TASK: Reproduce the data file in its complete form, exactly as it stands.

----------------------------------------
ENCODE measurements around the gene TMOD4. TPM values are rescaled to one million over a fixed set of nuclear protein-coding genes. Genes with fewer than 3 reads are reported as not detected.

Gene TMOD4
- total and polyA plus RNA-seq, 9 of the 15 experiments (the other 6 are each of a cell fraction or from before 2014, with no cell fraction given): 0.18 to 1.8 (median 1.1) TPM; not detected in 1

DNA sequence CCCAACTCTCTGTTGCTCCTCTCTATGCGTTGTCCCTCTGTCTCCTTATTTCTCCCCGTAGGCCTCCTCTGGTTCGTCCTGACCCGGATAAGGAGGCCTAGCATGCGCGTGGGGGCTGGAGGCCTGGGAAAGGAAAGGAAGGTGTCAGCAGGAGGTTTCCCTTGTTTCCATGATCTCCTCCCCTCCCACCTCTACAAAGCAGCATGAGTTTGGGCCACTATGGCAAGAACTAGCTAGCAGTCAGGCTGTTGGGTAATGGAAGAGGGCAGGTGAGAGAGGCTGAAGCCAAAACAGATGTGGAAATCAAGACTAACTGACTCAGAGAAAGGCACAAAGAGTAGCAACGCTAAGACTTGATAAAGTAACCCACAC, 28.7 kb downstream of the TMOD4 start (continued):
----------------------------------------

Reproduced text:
ENCODE measurements around the gene TMOD4. TPM values are rescaled to one million over a fixed set of nuclear protein-coding genes. Genes with fewer than 3 reads are reported as not detected.

Gene TMOD4
- total and polyA plus RNA-seq, 9 of the 15 experiments (the other 6 are each of a cell fraction or from before 2014, with no cell fraction given): 0.18 to 1.8 (median 1.1) TPM; not detected in 1

DNA sequence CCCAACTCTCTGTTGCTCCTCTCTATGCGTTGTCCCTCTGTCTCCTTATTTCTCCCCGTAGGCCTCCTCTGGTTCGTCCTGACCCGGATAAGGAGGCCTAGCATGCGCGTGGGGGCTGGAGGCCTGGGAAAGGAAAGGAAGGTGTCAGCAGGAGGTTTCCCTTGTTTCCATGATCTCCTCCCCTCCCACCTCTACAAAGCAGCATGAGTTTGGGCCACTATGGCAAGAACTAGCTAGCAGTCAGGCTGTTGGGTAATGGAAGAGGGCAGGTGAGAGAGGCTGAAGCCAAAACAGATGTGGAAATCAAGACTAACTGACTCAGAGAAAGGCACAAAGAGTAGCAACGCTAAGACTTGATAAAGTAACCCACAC, 28.7 kb downstream of the TMOD4 start (continued):